Latest Blog

Announcing lambdaisland/uri 1.0.0

I just released lambdaisland/uri, a pure Clojure/ClojureScript URI library. It is available on Github and Clojars.

This is a small piece of the code base that powers It’s inspired by Ruby’s Addressable::URI, the most solid URI implementation I’ve seen to date, although it only offers a small part of the functionality that library offers.

It’s written in pure Clojure/ClojureScript, with only minimal use of .cljc reader conditionals to smooth over differences in regular expression syntax, and differences in core protocols. It does not rely on any URI functionality offered by the host, such as, so it’s usable across all current and future Clojure implementations (Clojure, ClojureScript, ClojureCLR).

Currently all this library offers is parsing a URI to its components (scheme, host, path, etc.), manipulating those components individually, and performing RFC compliant joining. lambdaisland.uri.URI instances print with a #lambdaisland/uri "foo://bar" reader tag, and a reader function is provided for use with clojure.edn/read.

The main missing parts are URI normalization and validation. These will be added in later versions. The intention is for this to become a modern Clojure URI library that can serve us for the time to come. Contributions are more than welcome. The code is released under the Mozilla Public License 2.0, a non-viral copyleft license (link to ‘tl;dr legal’).

The code has extensive test coverage, and has CI set up for Clojure and ClojureScript (doo+phantomjs) to make sure it stays cross-platform compatible.

Example code:

(require '[lambdaisland.uri :refer [uri join]])

;; uri :: String -> lambdaisland.uri.URI
(uri "//")
;;=> #lambdaisland/uri "//"

;; A URI is a record, use assoc to update specific parts
;; Use `str` if you want the URI back as a string
 (assoc (uri "//")
        :scheme "https"
        :user "arne"
        :password "supersecret"
        :host ""
        :port "3333"
        :path "/hello/world"
        :query "q=5"
        :fragment "section1"))
;;=> ""

;; RFC compliant joining of relative URIs
(join "//" "./~arne/site/" "../foo.png")
;;=> #lambdaisland/uri "//"

;; Arguments to `join` are coerced, you can pass strings,, or any x
;; for which `(str x)` returns a URI string.
(join ( "")  (uri "./~arne/site/") "../foo.png")
;;=> #lambdaisland/uri ""

;; URI implements IFn for keyword based lookup, so it's fully
;; interface-compatible with Clojure maps.
(:path (uri ""))

;; Instances of URI are printed with a #lambdaisland/uri reader tag. To read
;; them back from EDN, use the provided readers.
(require '[clojure.edn :as edn])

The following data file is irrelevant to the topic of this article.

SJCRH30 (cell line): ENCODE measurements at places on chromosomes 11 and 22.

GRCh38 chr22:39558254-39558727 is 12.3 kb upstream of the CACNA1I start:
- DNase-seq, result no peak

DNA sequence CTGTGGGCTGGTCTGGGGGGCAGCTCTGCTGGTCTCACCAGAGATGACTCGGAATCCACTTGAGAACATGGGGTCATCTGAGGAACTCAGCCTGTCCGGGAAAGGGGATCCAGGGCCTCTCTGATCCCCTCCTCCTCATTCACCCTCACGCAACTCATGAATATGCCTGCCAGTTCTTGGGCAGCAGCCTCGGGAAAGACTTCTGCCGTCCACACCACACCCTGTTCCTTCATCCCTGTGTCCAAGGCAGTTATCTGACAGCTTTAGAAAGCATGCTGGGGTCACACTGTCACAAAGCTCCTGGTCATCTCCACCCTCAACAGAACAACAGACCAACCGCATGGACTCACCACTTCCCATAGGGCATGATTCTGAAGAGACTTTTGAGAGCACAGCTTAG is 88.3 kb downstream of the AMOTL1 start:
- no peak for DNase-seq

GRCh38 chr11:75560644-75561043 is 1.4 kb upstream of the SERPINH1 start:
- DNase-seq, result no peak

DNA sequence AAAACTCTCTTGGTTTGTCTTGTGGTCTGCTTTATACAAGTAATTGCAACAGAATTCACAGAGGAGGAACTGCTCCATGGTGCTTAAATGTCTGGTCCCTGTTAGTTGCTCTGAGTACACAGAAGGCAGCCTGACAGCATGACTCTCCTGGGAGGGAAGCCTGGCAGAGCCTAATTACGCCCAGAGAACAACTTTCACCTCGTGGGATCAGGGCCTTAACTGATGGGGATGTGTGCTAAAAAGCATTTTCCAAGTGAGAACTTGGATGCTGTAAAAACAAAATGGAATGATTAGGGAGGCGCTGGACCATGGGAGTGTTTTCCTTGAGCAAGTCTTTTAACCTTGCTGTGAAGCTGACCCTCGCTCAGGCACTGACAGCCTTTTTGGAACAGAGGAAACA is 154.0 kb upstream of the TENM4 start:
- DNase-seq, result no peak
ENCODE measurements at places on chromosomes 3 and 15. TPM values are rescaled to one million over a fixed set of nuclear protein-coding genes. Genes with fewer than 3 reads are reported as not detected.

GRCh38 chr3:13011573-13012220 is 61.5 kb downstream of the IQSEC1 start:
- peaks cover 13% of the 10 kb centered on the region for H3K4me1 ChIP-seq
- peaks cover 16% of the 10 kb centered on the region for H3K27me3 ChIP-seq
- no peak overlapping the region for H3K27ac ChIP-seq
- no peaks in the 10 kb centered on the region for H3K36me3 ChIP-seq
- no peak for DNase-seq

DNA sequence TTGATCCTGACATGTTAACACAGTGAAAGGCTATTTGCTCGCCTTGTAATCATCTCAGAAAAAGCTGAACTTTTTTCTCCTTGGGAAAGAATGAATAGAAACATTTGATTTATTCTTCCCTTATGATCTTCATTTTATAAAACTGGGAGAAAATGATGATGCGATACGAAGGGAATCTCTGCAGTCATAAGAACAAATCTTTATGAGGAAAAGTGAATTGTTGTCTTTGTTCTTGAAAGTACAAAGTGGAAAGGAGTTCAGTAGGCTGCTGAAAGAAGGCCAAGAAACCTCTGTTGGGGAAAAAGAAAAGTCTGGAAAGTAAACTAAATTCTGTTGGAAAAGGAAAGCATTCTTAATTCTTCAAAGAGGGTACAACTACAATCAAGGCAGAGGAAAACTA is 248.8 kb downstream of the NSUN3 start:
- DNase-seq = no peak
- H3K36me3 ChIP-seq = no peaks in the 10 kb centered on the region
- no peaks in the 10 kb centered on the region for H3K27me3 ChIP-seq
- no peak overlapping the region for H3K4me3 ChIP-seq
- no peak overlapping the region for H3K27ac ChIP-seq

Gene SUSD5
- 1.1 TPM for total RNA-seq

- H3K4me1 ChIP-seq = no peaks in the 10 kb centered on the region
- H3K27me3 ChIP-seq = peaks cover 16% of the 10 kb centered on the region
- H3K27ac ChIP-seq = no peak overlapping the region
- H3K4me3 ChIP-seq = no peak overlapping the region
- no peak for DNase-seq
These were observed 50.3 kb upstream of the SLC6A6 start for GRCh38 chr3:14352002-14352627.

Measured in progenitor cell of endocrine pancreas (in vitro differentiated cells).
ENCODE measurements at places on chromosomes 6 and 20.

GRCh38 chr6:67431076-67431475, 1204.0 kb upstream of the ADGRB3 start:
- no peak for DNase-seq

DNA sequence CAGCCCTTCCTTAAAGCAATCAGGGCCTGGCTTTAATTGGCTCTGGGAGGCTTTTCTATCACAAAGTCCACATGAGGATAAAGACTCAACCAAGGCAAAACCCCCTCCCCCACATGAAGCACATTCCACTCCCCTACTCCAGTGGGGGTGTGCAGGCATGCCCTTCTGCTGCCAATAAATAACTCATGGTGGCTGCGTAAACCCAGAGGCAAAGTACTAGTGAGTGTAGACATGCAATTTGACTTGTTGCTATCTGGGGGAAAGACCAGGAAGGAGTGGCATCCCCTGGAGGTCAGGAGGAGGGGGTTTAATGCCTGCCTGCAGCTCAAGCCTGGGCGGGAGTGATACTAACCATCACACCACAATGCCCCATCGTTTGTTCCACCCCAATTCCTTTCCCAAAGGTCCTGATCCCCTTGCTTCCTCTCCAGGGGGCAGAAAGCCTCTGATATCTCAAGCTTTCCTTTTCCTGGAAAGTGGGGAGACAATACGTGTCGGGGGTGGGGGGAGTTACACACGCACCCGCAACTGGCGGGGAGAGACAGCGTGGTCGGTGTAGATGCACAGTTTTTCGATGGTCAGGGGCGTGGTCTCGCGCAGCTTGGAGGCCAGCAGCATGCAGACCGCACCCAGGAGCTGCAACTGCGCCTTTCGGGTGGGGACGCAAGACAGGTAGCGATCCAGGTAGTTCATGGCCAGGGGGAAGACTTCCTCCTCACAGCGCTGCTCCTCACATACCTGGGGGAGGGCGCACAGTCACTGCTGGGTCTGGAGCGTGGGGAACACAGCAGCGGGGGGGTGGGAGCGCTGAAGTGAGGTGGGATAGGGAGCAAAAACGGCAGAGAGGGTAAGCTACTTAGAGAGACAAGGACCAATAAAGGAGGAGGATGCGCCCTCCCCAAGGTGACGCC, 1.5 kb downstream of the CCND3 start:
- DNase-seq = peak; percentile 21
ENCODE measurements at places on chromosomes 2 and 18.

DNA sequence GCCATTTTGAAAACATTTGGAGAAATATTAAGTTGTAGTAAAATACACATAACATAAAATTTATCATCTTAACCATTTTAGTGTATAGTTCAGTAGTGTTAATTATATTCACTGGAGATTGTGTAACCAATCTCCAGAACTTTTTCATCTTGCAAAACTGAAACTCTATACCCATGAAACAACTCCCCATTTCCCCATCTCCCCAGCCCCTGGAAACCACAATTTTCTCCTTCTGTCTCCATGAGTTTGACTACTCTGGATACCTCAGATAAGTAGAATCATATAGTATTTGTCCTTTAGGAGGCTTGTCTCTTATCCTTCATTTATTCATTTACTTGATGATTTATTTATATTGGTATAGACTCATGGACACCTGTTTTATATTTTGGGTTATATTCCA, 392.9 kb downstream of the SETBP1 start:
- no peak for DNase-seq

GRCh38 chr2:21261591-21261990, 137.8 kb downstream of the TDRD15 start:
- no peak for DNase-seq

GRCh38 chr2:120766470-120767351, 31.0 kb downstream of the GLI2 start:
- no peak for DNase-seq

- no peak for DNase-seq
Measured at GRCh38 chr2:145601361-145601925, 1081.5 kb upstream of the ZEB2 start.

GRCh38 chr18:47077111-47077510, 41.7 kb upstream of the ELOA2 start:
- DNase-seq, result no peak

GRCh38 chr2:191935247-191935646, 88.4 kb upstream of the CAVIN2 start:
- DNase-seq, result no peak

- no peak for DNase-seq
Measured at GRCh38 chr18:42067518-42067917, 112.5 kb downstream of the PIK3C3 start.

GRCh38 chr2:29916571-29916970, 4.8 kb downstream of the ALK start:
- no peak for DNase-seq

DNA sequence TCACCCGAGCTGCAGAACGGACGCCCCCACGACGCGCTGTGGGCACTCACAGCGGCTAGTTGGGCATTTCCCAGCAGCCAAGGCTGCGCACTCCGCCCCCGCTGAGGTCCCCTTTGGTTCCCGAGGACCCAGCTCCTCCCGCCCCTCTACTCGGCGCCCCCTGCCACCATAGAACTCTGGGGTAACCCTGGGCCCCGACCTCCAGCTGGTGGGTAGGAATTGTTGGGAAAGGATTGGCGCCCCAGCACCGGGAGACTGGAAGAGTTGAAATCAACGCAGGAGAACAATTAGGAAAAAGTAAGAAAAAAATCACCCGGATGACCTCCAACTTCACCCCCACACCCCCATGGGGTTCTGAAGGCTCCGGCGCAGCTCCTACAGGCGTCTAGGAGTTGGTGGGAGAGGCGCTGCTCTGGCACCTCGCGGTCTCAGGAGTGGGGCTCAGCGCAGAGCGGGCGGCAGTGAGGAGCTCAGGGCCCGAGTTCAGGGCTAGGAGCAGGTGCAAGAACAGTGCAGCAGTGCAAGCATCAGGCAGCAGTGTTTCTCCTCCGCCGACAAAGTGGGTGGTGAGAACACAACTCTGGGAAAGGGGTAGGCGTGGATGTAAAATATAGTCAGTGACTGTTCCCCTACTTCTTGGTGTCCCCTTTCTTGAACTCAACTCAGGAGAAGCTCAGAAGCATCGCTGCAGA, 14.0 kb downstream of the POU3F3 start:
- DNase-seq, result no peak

{:readers lambdaisland.uri/edn-readers}
 "#lambdaisland/uri \"\"")

About the author

Arne divides his time between making Clojure tutorial videos for Lambda Island, and working on open-source projects like Chestnut. He is also available for in-person training and mentoring. You can support Arne through his Patreon page, which also gives you access to exclusive content.

More blog posts

re-frame Subscriptions Got Even Better

Up until recently, to use re-frame subscriptions in Reagent views, you had to use a form-2 component.

A form-2 component is a function that returns another function, which does the actual rendering of the component to hiccup. In contrast, a form-1 component renders the hiccup directly.

;; form-1
(defn todo-item [todo]
   [todo-checkbox (:id todo) (:completed todo)]
   [:label {:unselectable "on"} title]
   [:button.destroy {:on-click #(dispatch [:todos/remove (:id todo)])}]])

;; form-2
(defn todo-item [todo]
  (fn [todo]
     [todo-checkbox (:id todo) (:completed todo)]
     [:label {:unselectable "on"} title]
     [:button.destroy {:on-click #(dispatch [:todos/remove (:id todo)])}]]))

Game Development with Clojure/ClojureScript

This weekend it’s Ludum Dare again, the world’s longest running game jam. The idea is that, alone or with a team, you build a game in a weekend based on a certain theme.

We got a little team together here in Berlin, and so I’ve been reviewing what options there are for someone wanting to build a game in Clojure or Clojurescript.

The good news is there are plenty of options, as you’ll see from the list below. You can do desktop games, browser based games with canvas or webgl, and you can even create Unity 3D games, all from your comfortable Clojure parentheses.

Union Types with Clojure.Spec

Elm and other statically typed languages have a great feature called Union Types (also called Sum Types or Algebraic Data Types).

Here’s an example taken from Elm. Suppose your system used to represent users as integers, maybe just an auto-incrementing primary key, but then switched to UUIDs represented as strings.

To correctly model this situation, you need a way to create a type that can be either an integer or a string, that’s what union types give you.